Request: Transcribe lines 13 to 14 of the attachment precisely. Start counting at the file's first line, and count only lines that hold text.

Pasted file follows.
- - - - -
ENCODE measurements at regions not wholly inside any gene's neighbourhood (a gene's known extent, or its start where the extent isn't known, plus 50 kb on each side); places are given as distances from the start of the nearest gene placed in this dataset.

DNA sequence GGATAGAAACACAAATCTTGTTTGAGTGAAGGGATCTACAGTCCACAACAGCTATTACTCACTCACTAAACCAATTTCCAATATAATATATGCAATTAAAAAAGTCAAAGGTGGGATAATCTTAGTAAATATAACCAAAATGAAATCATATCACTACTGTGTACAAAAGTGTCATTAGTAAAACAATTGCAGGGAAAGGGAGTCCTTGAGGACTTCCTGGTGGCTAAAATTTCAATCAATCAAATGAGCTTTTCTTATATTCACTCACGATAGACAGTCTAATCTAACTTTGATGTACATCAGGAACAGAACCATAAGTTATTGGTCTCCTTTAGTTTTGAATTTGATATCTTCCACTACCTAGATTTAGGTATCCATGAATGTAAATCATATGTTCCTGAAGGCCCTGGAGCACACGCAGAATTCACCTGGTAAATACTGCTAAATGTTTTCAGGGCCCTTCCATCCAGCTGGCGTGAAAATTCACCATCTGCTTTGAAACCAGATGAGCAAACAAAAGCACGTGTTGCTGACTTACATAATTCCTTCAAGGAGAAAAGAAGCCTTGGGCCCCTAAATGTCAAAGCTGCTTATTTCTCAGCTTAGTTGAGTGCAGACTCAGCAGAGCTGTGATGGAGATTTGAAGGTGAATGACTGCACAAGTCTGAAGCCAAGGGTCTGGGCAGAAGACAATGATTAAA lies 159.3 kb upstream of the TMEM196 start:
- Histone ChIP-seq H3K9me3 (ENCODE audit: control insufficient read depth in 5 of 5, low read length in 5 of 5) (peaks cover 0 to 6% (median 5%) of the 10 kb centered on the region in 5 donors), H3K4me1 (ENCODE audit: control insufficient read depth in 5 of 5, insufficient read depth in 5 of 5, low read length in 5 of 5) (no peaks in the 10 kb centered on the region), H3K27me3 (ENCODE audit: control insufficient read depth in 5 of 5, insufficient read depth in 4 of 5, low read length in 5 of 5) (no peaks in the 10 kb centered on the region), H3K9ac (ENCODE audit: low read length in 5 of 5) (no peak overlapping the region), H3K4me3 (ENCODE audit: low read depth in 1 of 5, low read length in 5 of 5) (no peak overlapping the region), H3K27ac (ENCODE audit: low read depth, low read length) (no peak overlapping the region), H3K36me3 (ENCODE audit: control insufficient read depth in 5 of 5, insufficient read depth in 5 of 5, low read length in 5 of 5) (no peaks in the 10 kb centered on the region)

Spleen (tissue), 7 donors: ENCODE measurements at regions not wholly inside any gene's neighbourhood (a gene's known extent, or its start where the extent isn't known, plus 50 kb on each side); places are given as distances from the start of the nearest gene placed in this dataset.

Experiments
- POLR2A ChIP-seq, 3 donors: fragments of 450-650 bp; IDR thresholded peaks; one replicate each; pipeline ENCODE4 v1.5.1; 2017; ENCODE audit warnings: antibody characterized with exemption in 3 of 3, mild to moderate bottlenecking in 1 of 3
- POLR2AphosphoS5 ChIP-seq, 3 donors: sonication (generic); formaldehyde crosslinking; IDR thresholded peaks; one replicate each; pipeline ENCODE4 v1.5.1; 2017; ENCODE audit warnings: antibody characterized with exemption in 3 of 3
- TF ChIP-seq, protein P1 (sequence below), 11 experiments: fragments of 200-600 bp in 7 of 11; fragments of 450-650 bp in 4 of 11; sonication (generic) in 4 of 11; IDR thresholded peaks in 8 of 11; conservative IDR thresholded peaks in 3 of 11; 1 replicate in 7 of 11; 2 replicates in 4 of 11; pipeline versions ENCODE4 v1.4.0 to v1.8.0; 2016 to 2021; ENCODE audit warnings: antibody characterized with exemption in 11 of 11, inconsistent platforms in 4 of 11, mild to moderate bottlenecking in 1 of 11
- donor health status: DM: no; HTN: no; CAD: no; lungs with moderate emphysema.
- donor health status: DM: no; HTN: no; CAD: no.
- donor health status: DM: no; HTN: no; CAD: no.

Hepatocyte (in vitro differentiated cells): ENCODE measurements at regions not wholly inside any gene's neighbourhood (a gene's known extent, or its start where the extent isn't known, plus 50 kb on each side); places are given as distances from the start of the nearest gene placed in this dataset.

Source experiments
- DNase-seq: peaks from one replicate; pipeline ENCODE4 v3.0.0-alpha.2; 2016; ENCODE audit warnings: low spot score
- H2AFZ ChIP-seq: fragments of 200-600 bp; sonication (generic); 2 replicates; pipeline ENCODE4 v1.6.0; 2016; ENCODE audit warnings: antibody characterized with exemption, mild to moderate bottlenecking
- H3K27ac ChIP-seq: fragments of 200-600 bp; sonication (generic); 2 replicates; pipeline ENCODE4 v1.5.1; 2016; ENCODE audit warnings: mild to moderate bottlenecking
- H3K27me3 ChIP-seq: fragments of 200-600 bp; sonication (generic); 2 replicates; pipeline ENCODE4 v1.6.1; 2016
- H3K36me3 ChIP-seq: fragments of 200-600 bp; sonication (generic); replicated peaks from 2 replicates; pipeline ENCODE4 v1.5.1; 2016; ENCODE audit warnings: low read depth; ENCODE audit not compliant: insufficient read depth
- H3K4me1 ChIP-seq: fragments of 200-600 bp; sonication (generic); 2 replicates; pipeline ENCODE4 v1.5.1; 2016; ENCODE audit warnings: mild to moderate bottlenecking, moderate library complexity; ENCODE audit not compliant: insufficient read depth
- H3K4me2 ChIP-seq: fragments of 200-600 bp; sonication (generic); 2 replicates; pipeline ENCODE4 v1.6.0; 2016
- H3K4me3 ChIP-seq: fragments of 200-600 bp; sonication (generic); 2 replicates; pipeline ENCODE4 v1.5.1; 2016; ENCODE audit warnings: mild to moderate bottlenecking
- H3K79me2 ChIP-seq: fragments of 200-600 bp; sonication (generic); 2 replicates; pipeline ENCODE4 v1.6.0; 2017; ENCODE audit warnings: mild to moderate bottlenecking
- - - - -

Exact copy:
Source experiments
- DNase-seq: peaks from one replicate; pipeline ENCODE4 v3.0.0-alpha.2; 2016; ENCODE audit warnings: low spot score